3. Accusative Case / Objective Case
The accusative case is used for the direct object, indirect object, or object of a preposition. Nouns and pronouns in this case receive the action of the verb or indicate the object of a preposition.
If noun or pronoun is used as the object, it is called Accusative case.
- She bought a book. (Book is the direct object of the verb “bought.”)
- He gave the book to me. (Me is the indirect object of the verb “gave.”)
- I like her.
- That is Anjali.
4. Dative Case / Vocative Case
The dative case is not a separate case in standard English grammar but is sometimes taught in Indian English grammar. It is used to indicate the indirect object, or the person or thing that receives the direct object. It is similar to the use of the accusative case in this context.
If Noun or pronoun is called or addressed, it is called Dative case.
- John, read mindly. (Dative)
- Come here, Seema. (Dative)
The dative case may be regarded as a separate case used to indicate the indirect object or the object of certain prepositions.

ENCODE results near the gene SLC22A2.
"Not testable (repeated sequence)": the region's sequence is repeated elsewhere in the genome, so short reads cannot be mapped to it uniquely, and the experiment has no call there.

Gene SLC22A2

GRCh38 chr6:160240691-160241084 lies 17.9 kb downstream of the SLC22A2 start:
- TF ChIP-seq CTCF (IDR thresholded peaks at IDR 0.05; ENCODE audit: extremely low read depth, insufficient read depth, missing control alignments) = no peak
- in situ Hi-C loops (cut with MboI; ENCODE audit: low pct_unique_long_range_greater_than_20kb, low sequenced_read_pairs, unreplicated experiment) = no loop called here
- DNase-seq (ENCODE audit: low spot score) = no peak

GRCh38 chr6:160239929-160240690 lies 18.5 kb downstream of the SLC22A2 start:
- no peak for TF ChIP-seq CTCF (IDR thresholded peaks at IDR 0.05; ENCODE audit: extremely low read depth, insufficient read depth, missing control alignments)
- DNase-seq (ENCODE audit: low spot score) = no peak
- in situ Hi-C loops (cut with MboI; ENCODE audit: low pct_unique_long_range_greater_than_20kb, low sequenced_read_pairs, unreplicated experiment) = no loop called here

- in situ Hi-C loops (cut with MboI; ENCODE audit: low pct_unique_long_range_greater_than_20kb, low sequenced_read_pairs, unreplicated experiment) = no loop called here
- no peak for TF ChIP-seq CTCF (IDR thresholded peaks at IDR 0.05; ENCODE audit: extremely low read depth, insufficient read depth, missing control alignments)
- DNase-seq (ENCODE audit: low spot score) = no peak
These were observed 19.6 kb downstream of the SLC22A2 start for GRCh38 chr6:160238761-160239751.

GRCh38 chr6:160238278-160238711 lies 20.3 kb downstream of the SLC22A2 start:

- I gave him a book. (Him is in the dative case, indicating the indirect object.)
- She sent a letter to her friend. (Her friend is in the dative case, indicating the object of the preposition “to”.)
But, before reading Noun and Case in detail, we should study the case of Pronoun.
The case of Pronoun
Use of the Pronoun’s Case:
1. After ‘let‘ pronouns are used in Accusative Case.
- Let we read thoroughly. –wrong
- Let us read thoroughly. –correct
- Let them, her and we go there. –wrong
- Let them, her and us go there. –correct
2. After preposition pronoun is used in Accusative Case.
- There is a nice relation between she and I. –wrong
- There is a nice relation between her and me. –Correct
3. After ‘than‘ pronoun should be used in Nominative case.
- Ram is better than her. –Wrong
- Ram is better than she. –correct
- But, Ram runs faster than she/
As helping verb is not used in comparative degree.